SpaceX’s first recycled Dragon arrives at space station
The new SpaceX recycled spacecraft arrived on Monday at the International Space Station, two days after the unmanned cargo capsule Dragon was launched on a Falcon 9 rocket from Cape Canaveral, Florida.
Live footage on NASA television showed the spacecraft approached the outpost in orbit and grabbed the robotic arm at 9:52 PM (1352 GMT).
“Full capture,” said NASA astronaut Peggy Whitson, who operated the robotic arm from inside the station.
The spacecraft carries about 6,000 pounds (2,700 kilograms) of scientific research, crew and equipment.
Originally, it was tested on SpaceX’s fourth refueling mission in 2014.
Its arrival makes it the first spacecraft in the United States to return to the station since the US space shuttle program ended in 2011.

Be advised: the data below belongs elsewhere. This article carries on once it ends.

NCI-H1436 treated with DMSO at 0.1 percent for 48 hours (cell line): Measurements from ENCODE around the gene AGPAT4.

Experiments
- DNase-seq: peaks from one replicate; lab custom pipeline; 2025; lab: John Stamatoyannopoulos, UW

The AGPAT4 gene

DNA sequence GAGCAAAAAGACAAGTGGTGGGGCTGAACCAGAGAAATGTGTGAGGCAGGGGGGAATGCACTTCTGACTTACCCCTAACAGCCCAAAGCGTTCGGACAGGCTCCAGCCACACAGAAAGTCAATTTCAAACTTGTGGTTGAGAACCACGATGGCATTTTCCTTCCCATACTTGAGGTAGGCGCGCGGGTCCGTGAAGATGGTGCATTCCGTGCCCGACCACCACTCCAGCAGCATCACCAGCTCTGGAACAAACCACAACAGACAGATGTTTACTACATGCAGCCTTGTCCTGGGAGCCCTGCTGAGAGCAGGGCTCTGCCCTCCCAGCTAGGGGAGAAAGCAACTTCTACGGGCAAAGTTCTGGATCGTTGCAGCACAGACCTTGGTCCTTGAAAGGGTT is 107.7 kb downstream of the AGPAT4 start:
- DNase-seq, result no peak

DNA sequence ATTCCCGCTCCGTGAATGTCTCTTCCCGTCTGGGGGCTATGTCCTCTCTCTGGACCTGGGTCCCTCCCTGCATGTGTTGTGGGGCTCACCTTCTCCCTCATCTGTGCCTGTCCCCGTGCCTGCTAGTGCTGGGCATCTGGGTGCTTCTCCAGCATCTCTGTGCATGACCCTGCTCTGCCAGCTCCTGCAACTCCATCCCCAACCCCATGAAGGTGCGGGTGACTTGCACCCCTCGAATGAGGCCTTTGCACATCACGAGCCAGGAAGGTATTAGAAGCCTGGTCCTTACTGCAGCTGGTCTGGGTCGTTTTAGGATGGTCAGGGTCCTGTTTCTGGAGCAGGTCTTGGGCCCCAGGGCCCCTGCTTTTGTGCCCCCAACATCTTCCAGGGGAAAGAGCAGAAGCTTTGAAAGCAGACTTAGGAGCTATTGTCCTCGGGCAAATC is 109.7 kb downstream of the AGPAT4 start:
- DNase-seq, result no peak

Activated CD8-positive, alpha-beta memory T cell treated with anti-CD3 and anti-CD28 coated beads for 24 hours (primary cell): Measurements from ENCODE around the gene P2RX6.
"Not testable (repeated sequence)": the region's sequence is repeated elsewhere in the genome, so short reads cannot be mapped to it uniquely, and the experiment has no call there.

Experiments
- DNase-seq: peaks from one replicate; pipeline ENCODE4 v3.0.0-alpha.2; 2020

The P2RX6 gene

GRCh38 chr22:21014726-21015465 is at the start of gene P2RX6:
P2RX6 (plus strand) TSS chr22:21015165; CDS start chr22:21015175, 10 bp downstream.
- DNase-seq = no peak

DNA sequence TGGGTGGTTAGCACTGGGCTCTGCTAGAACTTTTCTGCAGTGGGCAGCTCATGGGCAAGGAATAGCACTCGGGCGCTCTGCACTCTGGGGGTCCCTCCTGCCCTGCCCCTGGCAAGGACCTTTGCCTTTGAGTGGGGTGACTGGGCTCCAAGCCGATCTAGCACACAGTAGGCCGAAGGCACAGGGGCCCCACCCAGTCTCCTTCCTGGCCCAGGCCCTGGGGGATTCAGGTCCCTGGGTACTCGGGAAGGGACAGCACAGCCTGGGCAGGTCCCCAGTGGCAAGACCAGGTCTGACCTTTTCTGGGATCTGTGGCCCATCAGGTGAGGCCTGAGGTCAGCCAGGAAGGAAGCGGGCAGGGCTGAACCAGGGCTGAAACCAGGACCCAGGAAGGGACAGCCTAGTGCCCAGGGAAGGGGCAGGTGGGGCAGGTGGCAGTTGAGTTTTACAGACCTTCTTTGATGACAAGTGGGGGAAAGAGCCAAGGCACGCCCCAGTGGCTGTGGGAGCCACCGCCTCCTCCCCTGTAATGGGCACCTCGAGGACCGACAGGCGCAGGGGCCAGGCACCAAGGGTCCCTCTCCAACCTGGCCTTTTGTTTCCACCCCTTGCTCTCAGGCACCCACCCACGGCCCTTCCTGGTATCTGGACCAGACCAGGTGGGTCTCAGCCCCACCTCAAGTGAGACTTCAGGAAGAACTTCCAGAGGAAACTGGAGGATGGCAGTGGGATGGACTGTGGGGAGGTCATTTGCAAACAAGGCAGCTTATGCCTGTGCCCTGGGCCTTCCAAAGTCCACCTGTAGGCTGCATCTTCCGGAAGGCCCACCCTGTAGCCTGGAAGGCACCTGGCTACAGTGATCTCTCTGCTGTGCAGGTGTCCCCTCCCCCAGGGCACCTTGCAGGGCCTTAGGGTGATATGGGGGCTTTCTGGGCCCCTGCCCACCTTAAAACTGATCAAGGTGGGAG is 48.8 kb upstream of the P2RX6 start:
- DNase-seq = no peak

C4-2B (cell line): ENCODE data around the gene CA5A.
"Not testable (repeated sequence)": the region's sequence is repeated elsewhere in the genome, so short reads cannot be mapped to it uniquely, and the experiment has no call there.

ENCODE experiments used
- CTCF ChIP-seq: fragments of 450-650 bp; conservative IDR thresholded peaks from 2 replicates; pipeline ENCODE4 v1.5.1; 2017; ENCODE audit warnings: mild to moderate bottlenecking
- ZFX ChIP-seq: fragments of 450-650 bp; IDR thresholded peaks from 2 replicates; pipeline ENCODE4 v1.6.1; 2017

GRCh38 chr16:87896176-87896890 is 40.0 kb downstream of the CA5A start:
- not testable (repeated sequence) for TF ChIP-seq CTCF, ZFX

The latest mission is SpaceX’s 11th cargo reloading of the ISS under a $ 1.6 billion contract with NASA.
“We also want to point out the special importance SpaceX 11, which, if we follow the name of the Prince artist agreement, we could call it ‘The SpaceX, formerly known as SpaceX 4’, said NASA astronaut Jack Fischer while speaking with control of the mission in Houston .
“We now have a new generation of vehicles, led by business partners like SpaceX, while building the infrastructure that will lead to future exploration,” he said.
“Now we have better than go back to work. We have a lot of download.”
SpaceX is working on a version of its Dragon capsule that will take the space station crew, perhaps as early as next year.
The California-based company led by Elon Musk regularly sends the first stage of its Falcon 9 rocket to vertical landings on Earth as part of an effort to increase reuse and reduce the cost of spaceflight.